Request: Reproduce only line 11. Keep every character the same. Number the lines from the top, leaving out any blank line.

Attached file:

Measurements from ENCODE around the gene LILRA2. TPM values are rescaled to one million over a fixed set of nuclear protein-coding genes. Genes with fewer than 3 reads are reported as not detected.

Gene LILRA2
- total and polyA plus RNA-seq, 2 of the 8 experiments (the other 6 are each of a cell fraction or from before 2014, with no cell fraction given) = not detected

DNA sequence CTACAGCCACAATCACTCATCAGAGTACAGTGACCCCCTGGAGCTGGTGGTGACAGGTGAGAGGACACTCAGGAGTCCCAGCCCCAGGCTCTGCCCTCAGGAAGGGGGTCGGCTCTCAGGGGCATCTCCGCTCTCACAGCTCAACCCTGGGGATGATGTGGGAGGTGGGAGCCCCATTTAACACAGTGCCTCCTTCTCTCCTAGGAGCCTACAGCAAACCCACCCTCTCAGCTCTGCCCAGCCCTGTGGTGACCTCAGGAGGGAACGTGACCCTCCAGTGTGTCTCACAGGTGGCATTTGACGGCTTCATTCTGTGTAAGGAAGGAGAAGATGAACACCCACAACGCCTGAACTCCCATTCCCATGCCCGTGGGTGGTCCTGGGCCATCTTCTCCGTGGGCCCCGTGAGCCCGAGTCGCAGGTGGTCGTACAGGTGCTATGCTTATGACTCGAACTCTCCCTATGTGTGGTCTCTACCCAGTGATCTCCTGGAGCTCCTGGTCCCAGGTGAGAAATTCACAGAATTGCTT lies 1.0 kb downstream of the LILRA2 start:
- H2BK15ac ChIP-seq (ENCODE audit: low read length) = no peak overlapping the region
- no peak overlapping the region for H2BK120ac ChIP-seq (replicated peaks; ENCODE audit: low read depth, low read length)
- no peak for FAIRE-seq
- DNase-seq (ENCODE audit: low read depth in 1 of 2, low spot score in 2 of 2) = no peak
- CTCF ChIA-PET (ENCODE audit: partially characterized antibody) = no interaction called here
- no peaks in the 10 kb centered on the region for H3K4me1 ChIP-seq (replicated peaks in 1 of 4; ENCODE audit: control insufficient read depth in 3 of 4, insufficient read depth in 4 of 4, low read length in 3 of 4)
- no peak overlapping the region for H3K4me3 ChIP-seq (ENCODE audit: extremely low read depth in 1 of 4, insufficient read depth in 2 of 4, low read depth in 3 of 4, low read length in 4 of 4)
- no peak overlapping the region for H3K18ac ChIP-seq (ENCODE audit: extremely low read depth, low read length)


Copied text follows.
- no peak overlapping the region for H3K4me3 ChIP-seq (ENCODE audit: extremely low read depth in 1 of 4, insufficient read depth in 2 of 4, low read depth in 3 of 4, low read length in 4 of 4)